FDA of­fers scathing re­view of Emer­gent plan­t's san­i­tary con­di­tions, em­ploy­ee train­ing af­ter halt­ing pro­duc­tion

The FDA wrapped up its in­spec­tion of Emer­gent’s trou­bled vac­cine man­u­fac­tur­ing plant in Bal­ti­more on Tues­day, af­ter halt­ing pro­duc­tion there on Mon­day. By Wednes­day morn­ing, the agency al­ready re­leased a se­ries of scathing ob­ser­va­tions on the cross con­t­a­m­i­na­tion, san­i­tary is­sues and lack of staff train­ing that caused the con­tract man­u­fac­tur­er to dis­pose of mil­lions of As­traZeneca and J&J vac­cine dos­es.

The first of nine ob­ser­va­tions in the Form 483, fol­low­ing a nine-day in­spec­tion, deals with the fact that Emer­gent failed to thor­ough­ly in­ves­ti­gate the vac­cine drug sub­stance mix-up that caused the firm to throw away 15 mil­lion dos­es of the J&J vac­cine.

“There is no as­sur­ance that oth­er batch­es have not been sub­ject to cross-con­t­a­m­i­na­tion,” the FDA writes.

The sec­ond ob­ser­va­tion deals with the fact that the fa­cil­i­ty is filthy.

In ad­di­tion to chip­ping paint on the walls and floors that mean the sur­faces can­not be ad­e­quate­ly cleaned, FDA notes that waste gen­er­at­ed dur­ing the man­u­fac­ture of vac­cine drug sub­stance is not de­con­t­a­m­i­nat­ed be­fore be­ing trans­port­ed through the ware­house and ad­ja­cent ar­eas.

Ac­cord­ing to se­cu­ri­ty cam­era footage, em­ploy­ees in one of the man­u­fac­tur­ing ar­eas in Jan­u­ary and Feb­ru­ary were “ob­served throw­ing un­sealed bags of spe­cial med­ical waste in­to the ser­vice el­e­va­tor ac­cess­ing the ware­house cor­ri­dor,” the 483 notes. The third ob­ser­va­tion al­so raised con­cerns about the size of the fa­cil­i­ty, which was over­crowd­ed with ma­te­ri­als read­ied to be man­u­fac­tured.

Em­ploy­ees were al­so ob­served in Feb­ru­ary and as re­cent­ly as mid-April drag­ging un­sealed bags of med­ical waste from one man­u­fac­tur­ing area across the floor to the ware­house, as well as re­mov­ing pro­tec­tive gar­ments on­to the ware­house floor where raw ma­te­ri­als were be­ing read­ied for man­u­fac­ture.

The fifth and sixth ob­ser­va­tions note that Emer­gent did not prop­er­ly han­dle and store vi­ral bulk drug sub­stances to pre­vent cross con­t­a­m­i­na­tion and did not have prop­er pro­ce­dures for de­con­t­a­m­i­nat­ing waste.

Emer­gent’s fail­ure to train em­ploy­ees is doc­u­ment­ed in the sev­enth ob­ser­va­tion, which notes per­son­nel in­volved in the man­u­fac­tur­ing op­er­a­tions en­tered in­to the man­u­fac­tur­ing area while pro­cess­ing of some bulk drug sub­stance was tak­ing place, and then en­tered oth­er op­er­a­tional rooms with­out prop­er­ly ad­her­ing to gown­ing pro­ce­dures.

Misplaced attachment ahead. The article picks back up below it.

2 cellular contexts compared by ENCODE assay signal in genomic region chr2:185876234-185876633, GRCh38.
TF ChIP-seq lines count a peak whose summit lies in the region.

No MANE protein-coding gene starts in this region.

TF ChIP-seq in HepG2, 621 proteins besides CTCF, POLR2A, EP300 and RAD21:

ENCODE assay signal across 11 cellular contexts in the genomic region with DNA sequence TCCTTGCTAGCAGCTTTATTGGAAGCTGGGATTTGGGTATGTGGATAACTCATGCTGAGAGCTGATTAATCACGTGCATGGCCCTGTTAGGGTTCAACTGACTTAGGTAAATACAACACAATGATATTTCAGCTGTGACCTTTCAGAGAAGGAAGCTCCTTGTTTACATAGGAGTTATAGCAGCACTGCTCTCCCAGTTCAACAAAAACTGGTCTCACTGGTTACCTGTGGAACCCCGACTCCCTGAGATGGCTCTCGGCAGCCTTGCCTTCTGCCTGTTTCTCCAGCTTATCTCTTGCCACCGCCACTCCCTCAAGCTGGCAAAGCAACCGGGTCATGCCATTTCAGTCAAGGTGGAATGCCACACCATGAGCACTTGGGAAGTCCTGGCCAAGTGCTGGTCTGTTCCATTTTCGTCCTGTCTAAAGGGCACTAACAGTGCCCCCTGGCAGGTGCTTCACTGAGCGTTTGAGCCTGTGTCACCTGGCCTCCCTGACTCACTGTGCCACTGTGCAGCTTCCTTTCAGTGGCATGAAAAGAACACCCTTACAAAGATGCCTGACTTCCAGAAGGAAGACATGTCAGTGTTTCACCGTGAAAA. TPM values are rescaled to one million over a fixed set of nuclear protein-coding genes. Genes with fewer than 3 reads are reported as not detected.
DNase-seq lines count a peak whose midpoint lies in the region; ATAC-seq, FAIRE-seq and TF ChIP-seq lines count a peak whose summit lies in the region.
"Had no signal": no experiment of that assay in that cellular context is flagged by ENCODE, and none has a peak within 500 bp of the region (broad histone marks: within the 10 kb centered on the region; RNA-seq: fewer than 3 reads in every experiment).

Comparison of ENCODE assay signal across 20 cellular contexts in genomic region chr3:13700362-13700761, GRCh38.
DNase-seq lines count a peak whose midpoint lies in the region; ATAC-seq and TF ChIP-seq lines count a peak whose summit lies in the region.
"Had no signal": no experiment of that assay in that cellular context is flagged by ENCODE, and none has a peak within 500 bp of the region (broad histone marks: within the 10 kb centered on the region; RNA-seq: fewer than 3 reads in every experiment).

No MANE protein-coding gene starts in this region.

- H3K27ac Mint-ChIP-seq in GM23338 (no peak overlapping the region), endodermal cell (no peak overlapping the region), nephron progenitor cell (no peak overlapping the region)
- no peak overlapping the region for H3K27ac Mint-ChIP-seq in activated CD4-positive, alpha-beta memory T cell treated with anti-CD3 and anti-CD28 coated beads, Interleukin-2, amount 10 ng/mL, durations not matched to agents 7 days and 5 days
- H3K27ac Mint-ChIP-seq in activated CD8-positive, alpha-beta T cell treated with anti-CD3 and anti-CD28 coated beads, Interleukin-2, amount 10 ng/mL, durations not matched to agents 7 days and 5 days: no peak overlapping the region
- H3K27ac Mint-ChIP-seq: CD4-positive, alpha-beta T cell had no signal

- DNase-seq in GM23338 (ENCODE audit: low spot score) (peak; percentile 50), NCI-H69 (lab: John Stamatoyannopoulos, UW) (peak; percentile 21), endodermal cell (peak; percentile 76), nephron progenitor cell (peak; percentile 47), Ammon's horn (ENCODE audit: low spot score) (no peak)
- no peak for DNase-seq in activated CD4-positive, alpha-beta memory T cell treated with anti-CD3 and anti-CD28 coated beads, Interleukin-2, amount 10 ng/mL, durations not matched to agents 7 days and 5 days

“Per­son­nel in­volved in man­u­fac­tur­ing op­er­a­tions dragged non-dis­in­fect­ed and non-de­con­t­a­m­i­nat­ed spe­cial med­ical waste” from one man­u­fac­tur­ing area across the ware­house cor­ri­dor, FDA not­ed.

FDA said in a state­ment Wednes­day, “At the agency’s re­quest, Emer­gent BioSo­lu­tions has agreed to pause new pro­duc­tion while it works with the FDA to re­solve po­ten­tial qual­i­ty is­sues. For the vac­cines al­ready man­u­fac­tured, the prod­ucts will un­der­go ad­di­tion­al test­ing and will be thor­ough­ly eval­u­at­ed to en­sure their qual­i­ty be­fore any po­ten­tial dis­tri­b­u­tion.”

The agency raised sim­i­lar con­cerns with the plant, fol­low­ing an in­spec­tion in April 2020.

Emer­gent said in a state­ment that it’s com­mit­ted to “work­ing with the FDA and John­son & John­son to quick­ly re­solve the is­sues iden­ti­fied.”

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In­no­v­a­tive MedTech De­mands Spe­cial­ist Clin­i­cal Tri­al Reg­u­la­to­ry Af­fairs and De­sign

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Mathai Mammen (Rob Tannenbaum, Endpoints News at BIO 2018)

Math­ai Mam­men makes an abrupt ex­it as head of the big R&D group at J&J

In an after-the-bell shocker, J&J announced Monday evening that Mathai Mammen has abruptly exited J&J as head of its top-10 R&D group.

Recruited from Merck five years ago, where the soft-spoken Mammen was being groomed as the successor to Roger Perlmutter, he had been one of the top-paid R&D chiefs in biopharma. His group spent $12 billion last year on drug development, putting it in the top 5 in the industry.

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Illustration: Kim Ryu for Endpoints News

Why non-opi­oid pain drugs keep fail­ing — and what's next for the field

In 1938, Rita Levi-Montalcini was forced to move her lab into her bedroom in Turin, as Mussolini’s facist government expelled Jewish people from studying or working in schools in Italy. Levi-Montalcini, then just a few years out of medical school and using sewing needles as scalpels in her makeshift lab, would soon discover nerve growth factor, or NGF, in chicken embryos.